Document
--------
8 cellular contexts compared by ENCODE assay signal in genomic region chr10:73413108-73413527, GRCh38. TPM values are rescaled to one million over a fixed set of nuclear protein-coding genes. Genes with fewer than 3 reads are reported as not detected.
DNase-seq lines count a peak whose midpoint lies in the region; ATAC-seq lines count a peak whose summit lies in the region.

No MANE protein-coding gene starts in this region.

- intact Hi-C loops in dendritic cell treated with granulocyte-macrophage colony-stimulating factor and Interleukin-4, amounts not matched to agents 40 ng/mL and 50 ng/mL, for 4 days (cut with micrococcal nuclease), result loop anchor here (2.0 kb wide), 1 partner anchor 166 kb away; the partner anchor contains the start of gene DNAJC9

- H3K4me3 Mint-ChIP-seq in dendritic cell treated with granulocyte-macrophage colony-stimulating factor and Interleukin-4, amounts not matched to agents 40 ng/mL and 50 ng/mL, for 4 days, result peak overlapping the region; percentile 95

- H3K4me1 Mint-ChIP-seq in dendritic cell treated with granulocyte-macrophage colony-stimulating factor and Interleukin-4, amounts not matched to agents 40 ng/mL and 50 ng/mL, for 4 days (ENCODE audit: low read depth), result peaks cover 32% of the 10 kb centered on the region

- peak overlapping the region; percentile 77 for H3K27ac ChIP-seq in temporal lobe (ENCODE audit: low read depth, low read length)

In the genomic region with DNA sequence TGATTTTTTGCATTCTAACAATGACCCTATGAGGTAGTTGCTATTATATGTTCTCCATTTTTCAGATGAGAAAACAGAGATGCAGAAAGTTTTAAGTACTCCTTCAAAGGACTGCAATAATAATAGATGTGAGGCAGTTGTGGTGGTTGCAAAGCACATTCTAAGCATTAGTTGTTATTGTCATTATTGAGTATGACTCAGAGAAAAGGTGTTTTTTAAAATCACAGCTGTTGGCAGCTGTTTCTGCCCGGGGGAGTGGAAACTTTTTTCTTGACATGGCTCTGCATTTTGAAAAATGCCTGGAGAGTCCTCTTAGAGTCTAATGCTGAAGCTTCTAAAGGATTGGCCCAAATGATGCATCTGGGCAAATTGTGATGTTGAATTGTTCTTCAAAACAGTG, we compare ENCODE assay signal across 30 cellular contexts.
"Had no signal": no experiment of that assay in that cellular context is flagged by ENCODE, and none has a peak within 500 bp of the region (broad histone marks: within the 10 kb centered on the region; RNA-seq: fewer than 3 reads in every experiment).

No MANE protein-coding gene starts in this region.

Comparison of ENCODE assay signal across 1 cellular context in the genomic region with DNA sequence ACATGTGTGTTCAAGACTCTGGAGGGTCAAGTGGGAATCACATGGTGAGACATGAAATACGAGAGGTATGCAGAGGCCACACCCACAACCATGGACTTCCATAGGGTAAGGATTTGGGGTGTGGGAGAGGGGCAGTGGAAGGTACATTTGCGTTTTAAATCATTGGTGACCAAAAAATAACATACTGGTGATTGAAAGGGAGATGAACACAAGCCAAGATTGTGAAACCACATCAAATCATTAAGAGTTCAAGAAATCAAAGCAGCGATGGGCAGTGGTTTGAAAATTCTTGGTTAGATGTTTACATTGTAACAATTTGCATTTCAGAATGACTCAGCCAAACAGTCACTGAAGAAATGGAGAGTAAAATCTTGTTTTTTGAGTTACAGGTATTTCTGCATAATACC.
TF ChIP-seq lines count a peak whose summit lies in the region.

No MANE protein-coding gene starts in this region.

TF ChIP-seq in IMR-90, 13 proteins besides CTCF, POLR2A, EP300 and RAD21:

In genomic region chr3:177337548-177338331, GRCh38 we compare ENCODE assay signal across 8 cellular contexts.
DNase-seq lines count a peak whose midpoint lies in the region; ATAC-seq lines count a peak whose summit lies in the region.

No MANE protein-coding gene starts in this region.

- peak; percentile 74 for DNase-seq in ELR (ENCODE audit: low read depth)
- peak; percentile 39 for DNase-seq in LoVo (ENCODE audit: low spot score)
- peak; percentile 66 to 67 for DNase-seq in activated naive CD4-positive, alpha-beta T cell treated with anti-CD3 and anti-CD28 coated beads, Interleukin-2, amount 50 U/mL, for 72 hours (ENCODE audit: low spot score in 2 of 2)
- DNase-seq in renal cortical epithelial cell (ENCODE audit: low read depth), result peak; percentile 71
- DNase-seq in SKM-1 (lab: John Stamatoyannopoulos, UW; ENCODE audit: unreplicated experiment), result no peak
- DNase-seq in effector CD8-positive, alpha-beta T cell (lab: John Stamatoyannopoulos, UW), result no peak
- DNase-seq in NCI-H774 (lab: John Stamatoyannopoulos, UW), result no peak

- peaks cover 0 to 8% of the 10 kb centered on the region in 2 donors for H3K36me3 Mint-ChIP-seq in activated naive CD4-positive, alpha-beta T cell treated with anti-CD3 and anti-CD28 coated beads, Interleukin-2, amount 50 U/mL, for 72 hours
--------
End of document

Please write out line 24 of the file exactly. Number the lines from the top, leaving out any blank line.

- DNase-seq in NCI-H774 (lab: John Stamatoyannopoulos, UW), result no peak